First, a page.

Preparation gives way to paranoiagreenspun.com : LUSENET : TimeBomb 2000 (Y2000) : One Thread
from the Business Journal of San Jose
May 17, 1999
Preparation gives way to paranoia
Aliens could invade Earth, Y2K could ignite WW III--or not
First came warnings about the "Big One," the earthquake that will shatter the Golden State and create new parcels of beach-front property.
Then it was the new millennium (which actually begins Jan. 1, 2001, not Jan. 1, 2000, as most seem to think).
Associated with that is the Y2K computer problem, which, if you believe some reports, will throw the world's computer systems into such a tizzy that we won't be able to withdraw money from banks and planes will fall from the sky.
Now comes news from New Mexico: An asteroid may come "dangerously" close to Earth by 2039.
Or it may not.
Just like no one really knows when the "Big One" will hit and break California in multiple pieces, no one really knows what will happen at 12:00:01 a.m. on Jan. 1, and no one really knows whether this asteroid will smack the Earth.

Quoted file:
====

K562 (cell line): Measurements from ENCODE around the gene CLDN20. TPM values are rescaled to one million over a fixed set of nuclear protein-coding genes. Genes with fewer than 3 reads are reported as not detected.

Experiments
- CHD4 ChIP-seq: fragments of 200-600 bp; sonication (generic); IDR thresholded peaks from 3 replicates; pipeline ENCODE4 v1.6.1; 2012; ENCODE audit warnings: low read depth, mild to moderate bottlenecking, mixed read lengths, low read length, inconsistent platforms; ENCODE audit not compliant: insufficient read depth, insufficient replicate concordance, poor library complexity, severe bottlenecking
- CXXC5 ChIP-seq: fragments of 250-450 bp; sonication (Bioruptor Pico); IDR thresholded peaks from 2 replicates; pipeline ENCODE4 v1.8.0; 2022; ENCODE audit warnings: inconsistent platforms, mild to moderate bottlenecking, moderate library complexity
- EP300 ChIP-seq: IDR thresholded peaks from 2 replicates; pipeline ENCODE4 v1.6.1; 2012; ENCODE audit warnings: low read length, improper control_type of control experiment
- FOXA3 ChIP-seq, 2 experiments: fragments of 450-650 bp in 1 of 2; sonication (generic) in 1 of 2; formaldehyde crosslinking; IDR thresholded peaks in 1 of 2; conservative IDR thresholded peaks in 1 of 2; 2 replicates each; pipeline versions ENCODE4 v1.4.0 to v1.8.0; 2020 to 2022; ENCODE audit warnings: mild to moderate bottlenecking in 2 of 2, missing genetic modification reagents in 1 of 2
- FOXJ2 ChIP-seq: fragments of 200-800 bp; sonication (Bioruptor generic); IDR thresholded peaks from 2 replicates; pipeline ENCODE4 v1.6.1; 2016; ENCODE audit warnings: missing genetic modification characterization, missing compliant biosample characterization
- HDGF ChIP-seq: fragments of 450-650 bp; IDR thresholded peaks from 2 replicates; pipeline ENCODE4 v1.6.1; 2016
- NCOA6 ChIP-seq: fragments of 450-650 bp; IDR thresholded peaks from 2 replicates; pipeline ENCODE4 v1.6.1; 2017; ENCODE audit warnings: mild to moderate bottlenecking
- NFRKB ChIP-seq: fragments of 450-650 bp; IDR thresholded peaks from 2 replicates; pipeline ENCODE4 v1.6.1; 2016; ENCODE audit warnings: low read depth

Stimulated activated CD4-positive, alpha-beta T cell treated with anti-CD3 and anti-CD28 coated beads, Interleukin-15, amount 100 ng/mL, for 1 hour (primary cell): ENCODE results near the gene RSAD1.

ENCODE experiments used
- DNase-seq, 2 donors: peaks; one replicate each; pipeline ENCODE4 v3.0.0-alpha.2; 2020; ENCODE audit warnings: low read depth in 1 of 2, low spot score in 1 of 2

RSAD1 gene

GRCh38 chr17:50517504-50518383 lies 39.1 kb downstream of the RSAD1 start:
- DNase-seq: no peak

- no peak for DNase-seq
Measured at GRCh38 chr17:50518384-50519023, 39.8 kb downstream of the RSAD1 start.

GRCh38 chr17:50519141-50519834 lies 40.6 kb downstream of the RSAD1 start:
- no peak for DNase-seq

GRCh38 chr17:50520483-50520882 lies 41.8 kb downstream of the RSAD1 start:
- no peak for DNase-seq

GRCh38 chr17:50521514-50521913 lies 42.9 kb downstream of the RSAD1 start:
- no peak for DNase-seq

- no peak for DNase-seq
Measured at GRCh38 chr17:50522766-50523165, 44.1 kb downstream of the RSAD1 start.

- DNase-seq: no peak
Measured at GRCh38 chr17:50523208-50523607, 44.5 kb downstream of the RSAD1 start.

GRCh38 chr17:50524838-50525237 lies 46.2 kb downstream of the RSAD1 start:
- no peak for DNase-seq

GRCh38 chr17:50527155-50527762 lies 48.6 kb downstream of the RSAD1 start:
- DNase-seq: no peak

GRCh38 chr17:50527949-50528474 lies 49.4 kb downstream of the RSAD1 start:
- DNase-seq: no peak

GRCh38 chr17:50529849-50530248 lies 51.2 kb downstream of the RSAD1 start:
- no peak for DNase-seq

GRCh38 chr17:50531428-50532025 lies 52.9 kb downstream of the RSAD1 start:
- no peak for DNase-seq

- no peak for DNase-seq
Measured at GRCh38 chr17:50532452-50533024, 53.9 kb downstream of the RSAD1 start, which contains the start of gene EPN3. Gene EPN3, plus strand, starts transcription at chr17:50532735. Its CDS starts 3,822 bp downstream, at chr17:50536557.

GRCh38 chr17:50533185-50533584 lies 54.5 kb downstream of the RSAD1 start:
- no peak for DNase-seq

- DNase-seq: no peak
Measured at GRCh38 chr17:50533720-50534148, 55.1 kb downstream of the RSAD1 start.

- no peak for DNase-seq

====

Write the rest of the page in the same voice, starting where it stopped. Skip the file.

Even the Italian researchers admitted the asteroid doesn't pose a real threat of slamming against our home planet (one in a billion, to be specific) ... but it may. And that possibility is apparently enough to publish reports in almost all news media.
In the world of scientists and prognosticators who brought you reports about the earthquake-to-end-all-earthquakes, the computer-crash-to-end-all-computer crashes and the asteroid-to-end-all asteroids, all these events could happen ...
The Raiders win the Super Bowl;
Bill and Hillary live happily ever after;
Michael Jackson becomes a babysitter;